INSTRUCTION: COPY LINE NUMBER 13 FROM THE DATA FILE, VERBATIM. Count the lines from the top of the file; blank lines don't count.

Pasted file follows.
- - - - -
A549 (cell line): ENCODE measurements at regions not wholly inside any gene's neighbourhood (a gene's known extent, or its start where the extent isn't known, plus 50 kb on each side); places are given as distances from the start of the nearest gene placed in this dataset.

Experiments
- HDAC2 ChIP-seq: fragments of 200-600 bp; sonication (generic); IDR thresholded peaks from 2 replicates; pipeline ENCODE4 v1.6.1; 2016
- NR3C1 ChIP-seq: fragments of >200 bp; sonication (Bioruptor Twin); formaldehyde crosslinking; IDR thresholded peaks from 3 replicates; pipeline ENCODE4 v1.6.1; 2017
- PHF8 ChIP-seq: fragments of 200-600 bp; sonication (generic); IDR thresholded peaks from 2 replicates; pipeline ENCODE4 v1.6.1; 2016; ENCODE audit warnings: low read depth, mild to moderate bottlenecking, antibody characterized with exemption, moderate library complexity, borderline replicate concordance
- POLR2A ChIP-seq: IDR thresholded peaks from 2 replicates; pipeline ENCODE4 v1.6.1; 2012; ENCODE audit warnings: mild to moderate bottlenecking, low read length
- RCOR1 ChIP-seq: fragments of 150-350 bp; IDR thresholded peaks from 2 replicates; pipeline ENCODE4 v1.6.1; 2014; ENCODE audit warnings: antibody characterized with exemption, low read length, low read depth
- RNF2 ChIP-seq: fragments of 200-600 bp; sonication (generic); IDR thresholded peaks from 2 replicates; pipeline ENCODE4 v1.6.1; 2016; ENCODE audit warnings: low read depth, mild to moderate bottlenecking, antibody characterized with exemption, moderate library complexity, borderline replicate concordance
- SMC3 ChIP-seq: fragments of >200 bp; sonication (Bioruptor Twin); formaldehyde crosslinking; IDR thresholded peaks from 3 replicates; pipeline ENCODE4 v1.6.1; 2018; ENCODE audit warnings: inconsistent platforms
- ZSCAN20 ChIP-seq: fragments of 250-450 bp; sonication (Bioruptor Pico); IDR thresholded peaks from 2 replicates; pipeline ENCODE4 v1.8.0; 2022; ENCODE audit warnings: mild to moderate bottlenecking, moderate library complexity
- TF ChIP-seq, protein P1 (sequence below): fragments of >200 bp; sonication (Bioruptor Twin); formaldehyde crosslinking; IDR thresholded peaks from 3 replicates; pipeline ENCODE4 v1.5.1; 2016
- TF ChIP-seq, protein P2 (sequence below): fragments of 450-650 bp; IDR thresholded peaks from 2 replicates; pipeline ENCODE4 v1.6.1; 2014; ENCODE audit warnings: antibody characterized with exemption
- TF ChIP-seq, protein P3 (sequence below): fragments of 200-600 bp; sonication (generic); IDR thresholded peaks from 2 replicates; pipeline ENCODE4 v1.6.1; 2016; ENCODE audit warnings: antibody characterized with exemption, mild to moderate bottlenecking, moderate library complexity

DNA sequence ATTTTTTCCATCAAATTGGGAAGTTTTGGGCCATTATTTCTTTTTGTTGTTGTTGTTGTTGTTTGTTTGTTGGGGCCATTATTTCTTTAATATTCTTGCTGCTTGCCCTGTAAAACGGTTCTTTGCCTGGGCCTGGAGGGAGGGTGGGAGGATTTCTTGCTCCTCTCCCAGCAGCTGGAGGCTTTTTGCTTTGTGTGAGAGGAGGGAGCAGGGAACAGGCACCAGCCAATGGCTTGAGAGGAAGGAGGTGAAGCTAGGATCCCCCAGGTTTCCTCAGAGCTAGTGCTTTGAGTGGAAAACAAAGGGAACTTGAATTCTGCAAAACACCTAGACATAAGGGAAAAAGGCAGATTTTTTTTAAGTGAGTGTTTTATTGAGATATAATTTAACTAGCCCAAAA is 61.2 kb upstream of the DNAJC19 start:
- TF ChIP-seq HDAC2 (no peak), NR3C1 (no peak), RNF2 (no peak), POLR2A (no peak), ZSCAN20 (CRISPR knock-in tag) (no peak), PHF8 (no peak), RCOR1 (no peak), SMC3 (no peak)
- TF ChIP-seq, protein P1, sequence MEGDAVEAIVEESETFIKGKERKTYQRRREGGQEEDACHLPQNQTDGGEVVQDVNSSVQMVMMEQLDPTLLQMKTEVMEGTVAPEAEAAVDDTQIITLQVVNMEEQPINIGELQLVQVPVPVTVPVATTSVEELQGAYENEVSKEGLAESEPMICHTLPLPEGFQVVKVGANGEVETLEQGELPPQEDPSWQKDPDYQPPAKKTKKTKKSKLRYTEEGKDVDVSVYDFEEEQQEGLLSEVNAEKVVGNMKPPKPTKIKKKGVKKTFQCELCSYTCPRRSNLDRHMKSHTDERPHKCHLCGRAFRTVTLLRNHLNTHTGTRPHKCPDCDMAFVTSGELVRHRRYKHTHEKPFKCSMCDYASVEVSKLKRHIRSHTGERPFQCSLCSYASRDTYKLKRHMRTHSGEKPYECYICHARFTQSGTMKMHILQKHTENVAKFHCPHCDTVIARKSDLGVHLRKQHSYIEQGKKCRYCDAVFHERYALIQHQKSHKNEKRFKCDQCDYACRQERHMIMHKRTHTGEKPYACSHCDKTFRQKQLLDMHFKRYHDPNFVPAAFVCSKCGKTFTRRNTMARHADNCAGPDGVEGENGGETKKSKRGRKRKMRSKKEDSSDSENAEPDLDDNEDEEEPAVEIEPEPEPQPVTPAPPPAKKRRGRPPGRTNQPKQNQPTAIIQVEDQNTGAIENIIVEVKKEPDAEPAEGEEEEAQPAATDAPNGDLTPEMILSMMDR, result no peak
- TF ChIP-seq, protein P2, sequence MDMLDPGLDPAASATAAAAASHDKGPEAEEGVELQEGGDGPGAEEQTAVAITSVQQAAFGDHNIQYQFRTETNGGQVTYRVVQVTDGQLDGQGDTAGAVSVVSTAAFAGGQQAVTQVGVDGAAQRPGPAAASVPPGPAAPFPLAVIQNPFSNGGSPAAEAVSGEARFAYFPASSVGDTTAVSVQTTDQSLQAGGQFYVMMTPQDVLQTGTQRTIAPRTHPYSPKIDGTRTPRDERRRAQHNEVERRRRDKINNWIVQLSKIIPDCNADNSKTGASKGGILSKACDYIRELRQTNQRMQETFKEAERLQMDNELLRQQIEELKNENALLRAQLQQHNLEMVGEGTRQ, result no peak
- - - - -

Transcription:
- TF ChIP-seq, protein P3 (sequence below): fragments of 200-600 bp; sonication (generic); IDR thresholded peaks from 2 replicates; pipeline ENCODE4 v1.6.1; 2016; ENCODE audit warnings: antibody characterized with exemption, mild to moderate bottlenecking, moderate library complexity